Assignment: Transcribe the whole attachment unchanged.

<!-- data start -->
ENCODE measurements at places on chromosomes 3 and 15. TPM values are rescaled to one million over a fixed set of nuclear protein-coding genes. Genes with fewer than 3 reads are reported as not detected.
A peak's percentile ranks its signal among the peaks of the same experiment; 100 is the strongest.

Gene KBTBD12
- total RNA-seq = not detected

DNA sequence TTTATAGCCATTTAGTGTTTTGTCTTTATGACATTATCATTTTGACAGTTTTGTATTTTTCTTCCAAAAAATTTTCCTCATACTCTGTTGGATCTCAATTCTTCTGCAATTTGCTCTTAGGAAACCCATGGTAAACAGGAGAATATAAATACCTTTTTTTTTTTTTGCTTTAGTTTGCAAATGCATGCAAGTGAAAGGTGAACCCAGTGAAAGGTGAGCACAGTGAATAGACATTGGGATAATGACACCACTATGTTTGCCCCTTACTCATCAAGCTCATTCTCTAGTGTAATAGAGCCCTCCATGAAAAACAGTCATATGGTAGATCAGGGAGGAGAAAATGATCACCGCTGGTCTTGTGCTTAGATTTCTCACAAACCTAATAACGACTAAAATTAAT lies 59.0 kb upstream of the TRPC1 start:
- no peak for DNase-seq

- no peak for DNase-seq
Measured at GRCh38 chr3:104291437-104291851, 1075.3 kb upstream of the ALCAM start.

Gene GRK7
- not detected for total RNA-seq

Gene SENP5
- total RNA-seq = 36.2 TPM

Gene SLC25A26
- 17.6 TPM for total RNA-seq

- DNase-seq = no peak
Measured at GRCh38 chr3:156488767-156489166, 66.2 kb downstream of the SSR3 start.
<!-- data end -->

ENCODE measurements at places on chromosomes 3 and 15. TPM values are rescaled to one million over a fixed set of nuclear protein-coding genes. Genes with fewer than 3 reads are reported as not detected.
A peak's percentile ranks its signal among the peaks of the same experiment; 100 is the strongest.

Gene KBTBD12
- total RNA-seq = not detected

DNA sequence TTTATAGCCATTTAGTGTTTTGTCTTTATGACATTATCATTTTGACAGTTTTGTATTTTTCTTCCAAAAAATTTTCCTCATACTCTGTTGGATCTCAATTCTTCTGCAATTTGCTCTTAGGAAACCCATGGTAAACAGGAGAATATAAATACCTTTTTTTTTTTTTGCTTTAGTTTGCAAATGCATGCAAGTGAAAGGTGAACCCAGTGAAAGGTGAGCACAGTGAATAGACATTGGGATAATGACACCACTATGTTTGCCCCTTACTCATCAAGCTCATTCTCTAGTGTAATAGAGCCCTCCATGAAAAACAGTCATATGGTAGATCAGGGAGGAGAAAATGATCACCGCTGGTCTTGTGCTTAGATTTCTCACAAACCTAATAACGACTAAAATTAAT lies 59.0 kb upstream of the TRPC1 start:
- no peak for DNase-seq

- no peak for DNase-seq
Measured at GRCh38 chr3:104291437-104291851, 1075.3 kb upstream of the ALCAM start.

Gene GRK7
- not detected for total RNA-seq

Gene SENP5
- total RNA-seq = 36.2 TPM

Gene SLC25A26
- 17.6 TPM for total RNA-seq

- DNase-seq = no peak
Measured at GRCh38 chr3:156488767-156489166, 66.2 kb downstream of the SSR3 start.